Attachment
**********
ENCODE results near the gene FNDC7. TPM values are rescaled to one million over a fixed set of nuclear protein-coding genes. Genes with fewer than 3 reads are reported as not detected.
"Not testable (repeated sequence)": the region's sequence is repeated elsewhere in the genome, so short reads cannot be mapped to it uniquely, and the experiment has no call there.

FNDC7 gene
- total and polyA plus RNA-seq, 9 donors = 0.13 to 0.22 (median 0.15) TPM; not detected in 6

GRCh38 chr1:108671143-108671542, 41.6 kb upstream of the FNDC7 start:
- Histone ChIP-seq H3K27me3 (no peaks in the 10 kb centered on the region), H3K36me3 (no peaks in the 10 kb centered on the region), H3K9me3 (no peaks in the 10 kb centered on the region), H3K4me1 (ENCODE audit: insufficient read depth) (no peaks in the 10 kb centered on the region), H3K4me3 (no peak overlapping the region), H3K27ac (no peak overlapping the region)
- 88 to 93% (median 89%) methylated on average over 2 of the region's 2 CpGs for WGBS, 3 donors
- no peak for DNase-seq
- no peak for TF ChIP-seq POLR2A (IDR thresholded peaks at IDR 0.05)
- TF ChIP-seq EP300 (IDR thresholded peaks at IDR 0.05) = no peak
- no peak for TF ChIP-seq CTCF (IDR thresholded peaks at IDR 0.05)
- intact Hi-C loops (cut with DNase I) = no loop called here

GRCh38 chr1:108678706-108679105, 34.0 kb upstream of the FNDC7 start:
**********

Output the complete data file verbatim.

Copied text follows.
ENCODE results near the gene FNDC7. TPM values are rescaled to one million over a fixed set of nuclear protein-coding genes. Genes with fewer than 3 reads are reported as not detected.
"Not testable (repeated sequence)": the region's sequence is repeated elsewhere in the genome, so short reads cannot be mapped to it uniquely, and the experiment has no call there.

FNDC7 gene
- total and polyA plus RNA-seq, 9 donors = 0.13 to 0.22 (median 0.15) TPM; not detected in 6

GRCh38 chr1:108671143-108671542, 41.6 kb upstream of the FNDC7 start:
- Histone ChIP-seq H3K27me3 (no peaks in the 10 kb centered on the region), H3K36me3 (no peaks in the 10 kb centered on the region), H3K9me3 (no peaks in the 10 kb centered on the region), H3K4me1 (ENCODE audit: insufficient read depth) (no peaks in the 10 kb centered on the region), H3K4me3 (no peak overlapping the region), H3K27ac (no peak overlapping the region)
- 88 to 93% (median 89%) methylated on average over 2 of the region's 2 CpGs for WGBS, 3 donors
- no peak for DNase-seq
- no peak for TF ChIP-seq POLR2A (IDR thresholded peaks at IDR 0.05)
- TF ChIP-seq EP300 (IDR thresholded peaks at IDR 0.05) = no peak
- no peak for TF ChIP-seq CTCF (IDR thresholded peaks at IDR 0.05)
- intact Hi-C loops (cut with DNase I) = no loop called here

GRCh38 chr1:108678706-108679105, 34.0 kb upstream of the FNDC7 start: